Monday, December 14, 2015

US Aviation Academy: Flight school looks to bring Air Force training back to Perrin

In this file photo from March 25, Chuck Wu operates the flight simulator at US Aviation Academy at the North Texas Regional Airport — Perrin Field. The academy told the Grayson County Regional Mobility Authority board on Monday that it is planning a bid that, if won, would bring U.S. Air Force pilots to NTRA for their first round of training

For nearly 30 years, pilots from both the U.S. Army and Air Force earned their wings at Perrin Air Force Base. While North Texas Regional Airport — Perrin Field’s history as a military training site is a distant memory for many, a local flight school is looking to reclaim this piece of Perrin’s past.

On Monday, officials with US Aviation Academy, a flight school with one of its campuses at NTRA, asked the Grayson County Regional Mobility Authority to support its effort to secure a 10-year contract to hold U.S. Air Force initial flight training at the airport. US Aviation Executive Vice President Mark Taylor estimated the contract value at $200 million.

“The pride of bringing back Air Force training to this facility is exciting,” Taylor said. “It is a matter of pride to have the opportunity to bring this back to Texas.”

Taylor said the training was previously conducted in Texas until Doss Aviation, which currently holds the contract, moved the operations to its facility in Pueblo, Colorado.

Currently, the majority of the flight school’s students come from East Asia and train to become commercial pilots. If US Aviation is awarded the contract, the two operations will be conducted independently, Taylor said.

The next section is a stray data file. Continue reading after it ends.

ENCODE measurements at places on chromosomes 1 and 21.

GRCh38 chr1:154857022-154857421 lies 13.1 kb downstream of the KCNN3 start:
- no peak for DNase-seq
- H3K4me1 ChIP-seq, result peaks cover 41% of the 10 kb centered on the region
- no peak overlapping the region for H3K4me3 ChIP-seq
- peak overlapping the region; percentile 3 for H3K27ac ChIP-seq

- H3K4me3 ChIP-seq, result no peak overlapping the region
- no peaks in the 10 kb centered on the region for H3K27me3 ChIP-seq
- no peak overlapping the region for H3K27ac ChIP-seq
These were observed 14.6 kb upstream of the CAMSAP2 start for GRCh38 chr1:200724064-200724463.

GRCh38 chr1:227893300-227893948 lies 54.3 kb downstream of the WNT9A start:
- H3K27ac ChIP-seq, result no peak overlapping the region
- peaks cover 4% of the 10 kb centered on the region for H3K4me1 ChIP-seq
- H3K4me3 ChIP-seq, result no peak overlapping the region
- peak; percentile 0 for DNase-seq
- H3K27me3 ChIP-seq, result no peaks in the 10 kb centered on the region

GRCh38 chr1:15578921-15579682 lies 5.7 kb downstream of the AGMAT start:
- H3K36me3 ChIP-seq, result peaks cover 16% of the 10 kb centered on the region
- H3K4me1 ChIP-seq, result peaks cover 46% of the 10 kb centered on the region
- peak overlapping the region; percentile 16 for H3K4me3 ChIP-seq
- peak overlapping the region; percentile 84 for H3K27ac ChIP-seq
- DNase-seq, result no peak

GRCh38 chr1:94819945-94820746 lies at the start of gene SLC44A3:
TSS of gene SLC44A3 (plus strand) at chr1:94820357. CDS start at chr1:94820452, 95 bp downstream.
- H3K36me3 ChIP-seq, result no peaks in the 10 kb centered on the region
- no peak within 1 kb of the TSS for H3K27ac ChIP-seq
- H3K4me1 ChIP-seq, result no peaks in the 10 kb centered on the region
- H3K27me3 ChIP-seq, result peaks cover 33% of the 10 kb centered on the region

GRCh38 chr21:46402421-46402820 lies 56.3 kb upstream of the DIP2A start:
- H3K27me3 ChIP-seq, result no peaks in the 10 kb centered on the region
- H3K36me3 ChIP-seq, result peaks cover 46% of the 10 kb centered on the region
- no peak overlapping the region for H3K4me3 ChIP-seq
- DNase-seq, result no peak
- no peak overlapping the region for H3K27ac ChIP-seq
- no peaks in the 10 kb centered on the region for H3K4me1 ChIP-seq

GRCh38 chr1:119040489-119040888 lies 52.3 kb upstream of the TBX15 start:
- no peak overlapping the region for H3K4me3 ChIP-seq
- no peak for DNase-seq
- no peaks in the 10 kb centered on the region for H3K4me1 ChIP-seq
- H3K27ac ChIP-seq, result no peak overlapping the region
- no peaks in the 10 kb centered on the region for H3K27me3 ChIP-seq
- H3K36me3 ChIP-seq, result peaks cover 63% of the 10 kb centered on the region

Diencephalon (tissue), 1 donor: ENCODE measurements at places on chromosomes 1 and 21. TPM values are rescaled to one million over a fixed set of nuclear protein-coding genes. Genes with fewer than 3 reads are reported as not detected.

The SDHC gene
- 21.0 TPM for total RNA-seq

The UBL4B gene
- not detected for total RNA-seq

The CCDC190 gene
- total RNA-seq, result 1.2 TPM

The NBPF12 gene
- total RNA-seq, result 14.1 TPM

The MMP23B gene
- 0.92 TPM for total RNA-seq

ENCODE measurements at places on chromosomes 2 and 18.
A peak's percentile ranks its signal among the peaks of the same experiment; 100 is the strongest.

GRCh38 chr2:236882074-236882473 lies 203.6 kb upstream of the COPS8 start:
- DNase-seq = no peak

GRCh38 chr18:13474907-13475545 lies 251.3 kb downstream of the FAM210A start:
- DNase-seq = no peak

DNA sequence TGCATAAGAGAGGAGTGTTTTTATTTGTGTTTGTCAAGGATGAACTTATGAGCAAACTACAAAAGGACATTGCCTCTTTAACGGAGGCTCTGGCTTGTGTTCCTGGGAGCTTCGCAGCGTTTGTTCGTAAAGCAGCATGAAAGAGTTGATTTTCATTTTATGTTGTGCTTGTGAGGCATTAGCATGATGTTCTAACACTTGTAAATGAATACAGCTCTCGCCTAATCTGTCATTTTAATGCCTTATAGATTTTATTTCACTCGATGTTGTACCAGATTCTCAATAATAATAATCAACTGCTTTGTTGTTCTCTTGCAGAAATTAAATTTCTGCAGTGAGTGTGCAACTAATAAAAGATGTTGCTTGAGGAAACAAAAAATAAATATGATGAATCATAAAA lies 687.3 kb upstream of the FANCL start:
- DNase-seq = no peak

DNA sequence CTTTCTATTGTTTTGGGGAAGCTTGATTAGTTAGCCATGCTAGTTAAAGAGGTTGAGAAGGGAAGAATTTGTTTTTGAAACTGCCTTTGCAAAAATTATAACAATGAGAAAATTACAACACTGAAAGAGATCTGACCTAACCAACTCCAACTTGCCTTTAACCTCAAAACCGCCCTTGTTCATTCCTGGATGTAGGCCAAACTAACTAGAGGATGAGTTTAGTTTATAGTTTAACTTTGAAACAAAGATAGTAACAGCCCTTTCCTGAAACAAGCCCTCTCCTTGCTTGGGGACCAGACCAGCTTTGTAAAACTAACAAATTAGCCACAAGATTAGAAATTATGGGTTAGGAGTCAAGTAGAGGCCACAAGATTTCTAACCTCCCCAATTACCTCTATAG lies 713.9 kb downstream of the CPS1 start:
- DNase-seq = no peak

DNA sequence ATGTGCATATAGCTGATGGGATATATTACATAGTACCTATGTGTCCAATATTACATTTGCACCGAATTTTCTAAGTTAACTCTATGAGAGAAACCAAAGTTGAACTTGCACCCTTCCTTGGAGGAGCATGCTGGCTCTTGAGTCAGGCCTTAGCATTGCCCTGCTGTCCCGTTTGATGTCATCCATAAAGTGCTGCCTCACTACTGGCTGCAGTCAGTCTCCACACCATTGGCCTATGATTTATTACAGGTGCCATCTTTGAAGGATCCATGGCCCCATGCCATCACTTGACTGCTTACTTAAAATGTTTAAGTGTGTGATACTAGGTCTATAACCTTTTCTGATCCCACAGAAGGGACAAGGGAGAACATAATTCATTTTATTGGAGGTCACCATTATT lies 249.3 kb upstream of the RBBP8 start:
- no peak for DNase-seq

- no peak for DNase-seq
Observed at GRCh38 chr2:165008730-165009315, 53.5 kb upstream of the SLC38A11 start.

Perrin Air Force Base served as a training facility for pilots learning to fly the Convair F-102 Delta Dagger and other aircraft until it closed in 1971. At that time, many training operations were transferred to Randolph Air Force Base outside San Antonio.

Taylor said the school would provide what he described as “the gateway to the Air Force” — the first of four levels of pilot certification needed for Air Force pilots. The contract provides for training for between 750 and 1,950 students each year in classes ranging from 30 students to 100 students.

“Look at it like a pipeline,” Taylor said. “We are the beginning of that pipeline.”

US Aviation has conducted similar training for pilots from foreign militaries, including a class of students from Poland at its Denton location. This training included 25 hours of flight time, 25 hours of classroom training and one hour of solo flight, Taylor said.

GCRMA Board Chairman Clyde Siebman said the board is currently looking at its options for future development at the airport, but supports the initiative at this time. Siebman said as US Aviation moves forward with its proposal, it will require cooperation from the airport regarding facilities and other services. If the contract is obtained, Taylor said it would require US Aviation to construct a housing and dining facility for students.

“What we want to accomplish is to accommodate US Aviation’s attempt to obtain a greater contract without trying up the airport for the long term,” Siebman said, weighing large-scale, high-risk options against smaller, more certain opportunities.

Siebman said, if US Aviation is successful, it could be a great boon for economic growth not only at the airport, but also for the entire region. Taylor said he believes implementation of the program could mean about 125 new jobs in Texoma.

Taylor said his next step will be to speak before the Grayson County Commissioners Court and request a similar motion of support. The bid for the contract will likely be in February or March, he said, noting that incumbents typically have an advantage in seeking these contracts.

“I can think of no better place for this than a reinvigorated training location like Perrin Air Force Base,” Taylor said.

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